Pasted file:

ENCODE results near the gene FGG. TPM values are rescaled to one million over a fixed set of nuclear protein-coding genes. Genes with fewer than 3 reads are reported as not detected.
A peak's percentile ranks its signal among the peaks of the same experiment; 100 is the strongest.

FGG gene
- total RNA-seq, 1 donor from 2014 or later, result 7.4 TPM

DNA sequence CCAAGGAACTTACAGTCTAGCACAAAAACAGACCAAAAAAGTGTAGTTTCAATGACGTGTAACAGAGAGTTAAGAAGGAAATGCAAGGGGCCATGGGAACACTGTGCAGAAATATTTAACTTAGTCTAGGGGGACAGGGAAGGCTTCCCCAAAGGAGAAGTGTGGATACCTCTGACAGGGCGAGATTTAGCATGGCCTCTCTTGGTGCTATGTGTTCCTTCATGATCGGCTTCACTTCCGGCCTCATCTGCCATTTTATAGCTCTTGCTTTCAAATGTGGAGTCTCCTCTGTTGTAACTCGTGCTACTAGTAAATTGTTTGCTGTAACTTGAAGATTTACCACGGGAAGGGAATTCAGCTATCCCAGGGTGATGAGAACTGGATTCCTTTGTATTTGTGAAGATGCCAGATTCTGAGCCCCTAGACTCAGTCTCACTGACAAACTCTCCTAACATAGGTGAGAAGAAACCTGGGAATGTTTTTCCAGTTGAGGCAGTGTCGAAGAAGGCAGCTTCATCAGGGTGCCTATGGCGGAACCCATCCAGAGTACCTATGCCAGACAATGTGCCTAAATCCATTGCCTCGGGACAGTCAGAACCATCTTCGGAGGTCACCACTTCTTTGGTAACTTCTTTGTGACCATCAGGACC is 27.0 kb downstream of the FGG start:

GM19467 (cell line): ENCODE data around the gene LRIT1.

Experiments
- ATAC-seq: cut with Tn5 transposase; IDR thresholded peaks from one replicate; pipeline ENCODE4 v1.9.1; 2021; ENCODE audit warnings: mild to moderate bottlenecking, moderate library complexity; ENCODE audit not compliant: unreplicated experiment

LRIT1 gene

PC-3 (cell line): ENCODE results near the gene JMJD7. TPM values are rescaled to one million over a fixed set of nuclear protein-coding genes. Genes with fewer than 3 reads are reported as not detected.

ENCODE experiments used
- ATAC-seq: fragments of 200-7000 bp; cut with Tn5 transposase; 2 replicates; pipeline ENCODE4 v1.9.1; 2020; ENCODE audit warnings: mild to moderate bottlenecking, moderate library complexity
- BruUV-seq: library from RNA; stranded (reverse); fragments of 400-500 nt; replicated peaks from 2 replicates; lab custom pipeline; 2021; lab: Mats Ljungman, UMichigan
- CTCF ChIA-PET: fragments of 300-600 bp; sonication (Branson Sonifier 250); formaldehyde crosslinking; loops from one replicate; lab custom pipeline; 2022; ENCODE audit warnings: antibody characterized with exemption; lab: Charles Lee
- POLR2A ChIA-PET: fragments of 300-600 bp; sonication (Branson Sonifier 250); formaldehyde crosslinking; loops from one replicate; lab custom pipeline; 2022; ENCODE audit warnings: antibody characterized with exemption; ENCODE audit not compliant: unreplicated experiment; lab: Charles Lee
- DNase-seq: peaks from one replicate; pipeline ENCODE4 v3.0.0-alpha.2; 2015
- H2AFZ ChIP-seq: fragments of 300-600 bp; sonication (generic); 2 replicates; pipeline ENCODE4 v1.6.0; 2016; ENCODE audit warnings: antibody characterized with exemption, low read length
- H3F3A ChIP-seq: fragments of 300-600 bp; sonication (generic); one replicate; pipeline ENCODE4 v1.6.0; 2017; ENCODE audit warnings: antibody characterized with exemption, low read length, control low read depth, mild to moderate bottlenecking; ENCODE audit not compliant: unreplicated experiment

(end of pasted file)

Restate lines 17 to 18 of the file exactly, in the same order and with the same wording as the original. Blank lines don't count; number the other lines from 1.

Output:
- H2AFZ ChIP-seq: fragments of 300-600 bp; sonication (generic); 2 replicates; pipeline ENCODE4 v1.6.0; 2016; ENCODE audit warnings: antibody characterized with exemption, low read length
- H3F3A ChIP-seq: fragments of 300-600 bp; sonication (generic); one replicate; pipeline ENCODE4 v1.6.0; 2017; ENCODE audit warnings: antibody characterized with exemption, low read length, control low read depth, mild to moderate bottlenecking; ENCODE audit not compliant: unreplicated experiment